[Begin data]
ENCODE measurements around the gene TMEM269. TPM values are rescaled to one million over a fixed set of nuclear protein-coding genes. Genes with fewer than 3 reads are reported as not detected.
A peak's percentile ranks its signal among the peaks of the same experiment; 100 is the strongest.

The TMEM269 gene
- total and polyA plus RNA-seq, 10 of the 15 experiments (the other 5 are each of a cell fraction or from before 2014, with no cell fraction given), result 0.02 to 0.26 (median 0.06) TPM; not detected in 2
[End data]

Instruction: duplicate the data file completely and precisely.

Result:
ENCODE measurements around the gene TMEM269. TPM values are rescaled to one million over a fixed set of nuclear protein-coding genes. Genes with fewer than 3 reads are reported as not detected.
A peak's percentile ranks its signal among the peaks of the same experiment; 100 is the strongest.

The TMEM269 gene
- total and polyA plus RNA-seq, 10 of the 15 experiments (the other 5 are each of a cell fraction or from before 2014, with no cell fraction given), result 0.02 to 0.26 (median 0.06) TPM; not detected in 2